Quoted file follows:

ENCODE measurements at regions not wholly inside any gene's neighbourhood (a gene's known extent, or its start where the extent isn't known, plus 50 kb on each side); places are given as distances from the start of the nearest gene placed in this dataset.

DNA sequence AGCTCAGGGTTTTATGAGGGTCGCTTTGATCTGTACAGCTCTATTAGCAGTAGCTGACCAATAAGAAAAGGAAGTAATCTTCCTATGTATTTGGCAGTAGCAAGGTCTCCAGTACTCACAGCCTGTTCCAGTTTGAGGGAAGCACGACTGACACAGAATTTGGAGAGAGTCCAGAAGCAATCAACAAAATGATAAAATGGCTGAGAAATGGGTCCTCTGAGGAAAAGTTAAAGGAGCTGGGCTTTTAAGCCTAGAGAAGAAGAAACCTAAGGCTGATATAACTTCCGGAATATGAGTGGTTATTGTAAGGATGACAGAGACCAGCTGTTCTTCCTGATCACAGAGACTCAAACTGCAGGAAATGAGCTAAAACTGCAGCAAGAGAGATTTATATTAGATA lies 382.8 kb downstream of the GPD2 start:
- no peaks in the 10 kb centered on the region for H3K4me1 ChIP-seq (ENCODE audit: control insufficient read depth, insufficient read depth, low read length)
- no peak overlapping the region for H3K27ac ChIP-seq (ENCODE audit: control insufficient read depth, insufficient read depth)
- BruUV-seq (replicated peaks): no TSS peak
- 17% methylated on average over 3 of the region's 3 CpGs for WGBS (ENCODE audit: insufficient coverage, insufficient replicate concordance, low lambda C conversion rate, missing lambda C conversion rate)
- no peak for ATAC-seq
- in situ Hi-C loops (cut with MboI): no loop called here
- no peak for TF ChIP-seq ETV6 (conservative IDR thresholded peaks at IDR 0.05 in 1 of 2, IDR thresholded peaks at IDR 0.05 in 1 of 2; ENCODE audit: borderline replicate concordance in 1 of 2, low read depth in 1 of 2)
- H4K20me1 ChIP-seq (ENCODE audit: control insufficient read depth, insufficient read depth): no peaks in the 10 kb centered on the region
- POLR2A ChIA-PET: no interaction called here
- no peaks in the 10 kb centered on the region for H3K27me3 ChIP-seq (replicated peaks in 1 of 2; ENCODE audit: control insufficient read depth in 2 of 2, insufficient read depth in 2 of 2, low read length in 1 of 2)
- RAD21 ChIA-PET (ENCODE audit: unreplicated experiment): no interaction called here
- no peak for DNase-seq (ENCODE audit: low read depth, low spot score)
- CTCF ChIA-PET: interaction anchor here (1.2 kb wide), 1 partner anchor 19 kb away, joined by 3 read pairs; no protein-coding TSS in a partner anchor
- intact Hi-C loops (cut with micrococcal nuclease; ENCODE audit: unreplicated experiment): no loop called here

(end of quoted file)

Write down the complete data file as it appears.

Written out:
ENCODE measurements at regions not wholly inside any gene's neighbourhood (a gene's known extent, or its start where the extent isn't known, plus 50 kb on each side); places are given as distances from the start of the nearest gene placed in this dataset.

DNA sequence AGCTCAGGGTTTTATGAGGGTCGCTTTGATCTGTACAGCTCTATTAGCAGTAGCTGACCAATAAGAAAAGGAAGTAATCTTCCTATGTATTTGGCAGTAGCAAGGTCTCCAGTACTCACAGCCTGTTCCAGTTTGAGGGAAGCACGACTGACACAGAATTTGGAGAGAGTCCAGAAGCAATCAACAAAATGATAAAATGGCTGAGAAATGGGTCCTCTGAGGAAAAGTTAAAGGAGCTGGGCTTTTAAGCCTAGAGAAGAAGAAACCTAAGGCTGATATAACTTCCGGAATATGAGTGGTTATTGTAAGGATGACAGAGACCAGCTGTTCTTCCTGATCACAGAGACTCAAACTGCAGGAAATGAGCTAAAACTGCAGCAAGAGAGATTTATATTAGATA lies 382.8 kb downstream of the GPD2 start:
- no peaks in the 10 kb centered on the region for H3K4me1 ChIP-seq (ENCODE audit: control insufficient read depth, insufficient read depth, low read length)
- no peak overlapping the region for H3K27ac ChIP-seq (ENCODE audit: control insufficient read depth, insufficient read depth)
- BruUV-seq (replicated peaks): no TSS peak
- 17% methylated on average over 3 of the region's 3 CpGs for WGBS (ENCODE audit: insufficient coverage, insufficient replicate concordance, low lambda C conversion rate, missing lambda C conversion rate)
- no peak for ATAC-seq
- in situ Hi-C loops (cut with MboI): no loop called here
- no peak for TF ChIP-seq ETV6 (conservative IDR thresholded peaks at IDR 0.05 in 1 of 2, IDR thresholded peaks at IDR 0.05 in 1 of 2; ENCODE audit: borderline replicate concordance in 1 of 2, low read depth in 1 of 2)
- H4K20me1 ChIP-seq (ENCODE audit: control insufficient read depth, insufficient read depth): no peaks in the 10 kb centered on the region
- POLR2A ChIA-PET: no interaction called here
- no peaks in the 10 kb centered on the region for H3K27me3 ChIP-seq (replicated peaks in 1 of 2; ENCODE audit: control insufficient read depth in 2 of 2, insufficient read depth in 2 of 2, low read length in 1 of 2)
- RAD21 ChIA-PET (ENCODE audit: unreplicated experiment): no interaction called here
- no peak for DNase-seq (ENCODE audit: low read depth, low spot score)
- CTCF ChIA-PET: interaction anchor here (1.2 kb wide), 1 partner anchor 19 kb away, joined by 3 read pairs; no protein-coding TSS in a partner anchor
- intact Hi-C loops (cut with micrococcal nuclease; ENCODE audit: unreplicated experiment): no loop called here